Translating advances in reading comprehension research to educational practice

Main Article Content

Danielle S. McNamara Panayiota Kendeou

Abstract

The authors review five major findings in reading comprehension and their implications for
educational practice. First, research suggests that comprehension skills are separable from decoding
processes and important at early ages, suggesting that comprehension skills should be targeted early,
even before the child learns to read. Second, there is an important distinction between reading
processes and products, as well as their causal relationship: processes lead to certain products. Hence,
instructional approaches and strategies focusing on processes are needed to improve students’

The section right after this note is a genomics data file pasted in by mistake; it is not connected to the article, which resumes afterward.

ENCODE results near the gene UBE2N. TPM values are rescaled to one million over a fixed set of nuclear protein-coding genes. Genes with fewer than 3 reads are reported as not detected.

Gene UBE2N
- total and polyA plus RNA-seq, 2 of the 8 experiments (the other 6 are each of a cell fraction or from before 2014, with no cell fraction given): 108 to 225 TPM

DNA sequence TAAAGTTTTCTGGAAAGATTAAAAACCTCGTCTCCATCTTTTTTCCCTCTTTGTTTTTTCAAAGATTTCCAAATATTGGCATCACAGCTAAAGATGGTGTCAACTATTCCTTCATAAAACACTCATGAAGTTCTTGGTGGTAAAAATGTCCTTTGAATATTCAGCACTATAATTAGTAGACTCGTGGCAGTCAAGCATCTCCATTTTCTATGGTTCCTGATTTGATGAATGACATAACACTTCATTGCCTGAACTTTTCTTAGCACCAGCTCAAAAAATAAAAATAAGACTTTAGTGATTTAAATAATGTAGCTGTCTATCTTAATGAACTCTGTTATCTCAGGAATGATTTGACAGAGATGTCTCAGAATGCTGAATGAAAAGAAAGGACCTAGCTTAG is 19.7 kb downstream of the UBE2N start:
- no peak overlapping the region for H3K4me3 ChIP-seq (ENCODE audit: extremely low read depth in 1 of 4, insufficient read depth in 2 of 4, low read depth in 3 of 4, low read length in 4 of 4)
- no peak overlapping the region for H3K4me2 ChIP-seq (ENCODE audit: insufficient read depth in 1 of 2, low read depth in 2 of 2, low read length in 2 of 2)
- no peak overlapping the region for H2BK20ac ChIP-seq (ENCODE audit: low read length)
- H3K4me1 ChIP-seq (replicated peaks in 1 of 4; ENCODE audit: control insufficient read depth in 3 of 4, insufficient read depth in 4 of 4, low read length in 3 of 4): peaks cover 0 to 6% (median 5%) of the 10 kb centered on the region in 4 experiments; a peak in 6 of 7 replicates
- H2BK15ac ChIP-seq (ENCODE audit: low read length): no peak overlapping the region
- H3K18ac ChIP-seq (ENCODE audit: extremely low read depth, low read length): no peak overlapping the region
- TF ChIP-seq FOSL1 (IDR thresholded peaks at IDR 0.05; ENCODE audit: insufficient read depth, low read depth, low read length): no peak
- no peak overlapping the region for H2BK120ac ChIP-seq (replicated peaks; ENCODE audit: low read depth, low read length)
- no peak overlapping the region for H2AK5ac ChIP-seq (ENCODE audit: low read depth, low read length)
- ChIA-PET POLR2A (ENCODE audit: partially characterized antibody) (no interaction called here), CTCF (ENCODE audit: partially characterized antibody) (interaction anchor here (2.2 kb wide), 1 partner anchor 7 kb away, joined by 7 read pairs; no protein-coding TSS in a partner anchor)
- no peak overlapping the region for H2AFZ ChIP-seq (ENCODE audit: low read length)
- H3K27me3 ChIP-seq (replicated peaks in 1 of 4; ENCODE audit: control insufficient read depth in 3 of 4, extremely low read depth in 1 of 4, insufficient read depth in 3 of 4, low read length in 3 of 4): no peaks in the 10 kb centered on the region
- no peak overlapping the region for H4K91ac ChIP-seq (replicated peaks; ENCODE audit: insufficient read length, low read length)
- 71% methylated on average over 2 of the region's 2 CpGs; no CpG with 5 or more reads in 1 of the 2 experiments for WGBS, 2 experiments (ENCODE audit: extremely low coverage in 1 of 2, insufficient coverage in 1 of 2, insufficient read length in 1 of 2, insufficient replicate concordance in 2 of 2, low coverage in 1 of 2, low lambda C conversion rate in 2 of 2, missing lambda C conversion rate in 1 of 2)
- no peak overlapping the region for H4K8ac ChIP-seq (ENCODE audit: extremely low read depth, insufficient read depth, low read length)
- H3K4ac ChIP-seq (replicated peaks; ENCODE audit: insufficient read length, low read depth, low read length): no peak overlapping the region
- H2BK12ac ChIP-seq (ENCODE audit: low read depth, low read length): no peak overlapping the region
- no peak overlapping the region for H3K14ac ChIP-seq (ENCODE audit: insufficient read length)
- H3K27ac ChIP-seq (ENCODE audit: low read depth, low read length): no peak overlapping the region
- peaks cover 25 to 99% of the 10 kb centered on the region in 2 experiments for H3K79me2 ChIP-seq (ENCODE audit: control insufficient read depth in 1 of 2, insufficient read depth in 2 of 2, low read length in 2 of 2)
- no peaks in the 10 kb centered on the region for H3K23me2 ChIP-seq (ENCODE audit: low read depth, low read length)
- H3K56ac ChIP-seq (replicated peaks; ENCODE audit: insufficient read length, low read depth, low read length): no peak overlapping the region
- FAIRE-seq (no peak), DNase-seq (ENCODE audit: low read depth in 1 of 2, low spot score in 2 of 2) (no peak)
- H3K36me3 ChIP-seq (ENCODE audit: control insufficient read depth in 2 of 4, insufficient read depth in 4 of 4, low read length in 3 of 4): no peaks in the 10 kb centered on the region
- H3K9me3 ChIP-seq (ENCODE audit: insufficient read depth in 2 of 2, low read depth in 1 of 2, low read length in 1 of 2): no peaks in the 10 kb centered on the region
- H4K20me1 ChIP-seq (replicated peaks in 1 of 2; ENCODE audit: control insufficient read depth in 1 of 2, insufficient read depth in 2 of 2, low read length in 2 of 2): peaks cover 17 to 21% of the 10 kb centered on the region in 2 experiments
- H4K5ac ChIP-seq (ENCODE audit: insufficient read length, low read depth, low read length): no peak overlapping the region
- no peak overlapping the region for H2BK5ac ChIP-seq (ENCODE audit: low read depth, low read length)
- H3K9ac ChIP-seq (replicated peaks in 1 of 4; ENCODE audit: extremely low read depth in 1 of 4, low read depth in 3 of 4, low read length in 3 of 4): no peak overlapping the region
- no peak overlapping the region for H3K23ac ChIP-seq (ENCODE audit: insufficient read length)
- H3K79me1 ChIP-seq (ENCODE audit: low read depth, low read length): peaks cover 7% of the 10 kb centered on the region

reading performance (i.e., product). Third, inferences are a crucial component of skilled
comprehension. Hence, children need scaffolding and remediation to learn to generate inferences,
even when they know little about the text topic. Fourth, comprehension depends on a complex
interaction between the reader, the characteristics of the text, and the instructional task, highlighting
the need for careful selection of instructional materials for individual students and specific groups of
students. Finally, educators may benefit from heightened awareness of the limitations and
inadequacies of standardized reading comprehension assessments, as well as the multidimensionality
of comprehension to better understand their students’ particular strengths and weaknesses.

Downloads

Download data is not yet available.

Article Details

How to Cite
MCNAMARA, Danielle S.; KENDEOU, Panayiota. Translating advances in reading comprehension research to educational practice. International Electronic Journal of Elementary Education, [S.l.], v. 4, n. 1, p. 33-46, aug. 2017. ISSN 1307-9298. Available at: <https://www.iejee.com/index.php/IEJEE/article/view/212>. Date accessed: 14 nov. 2019.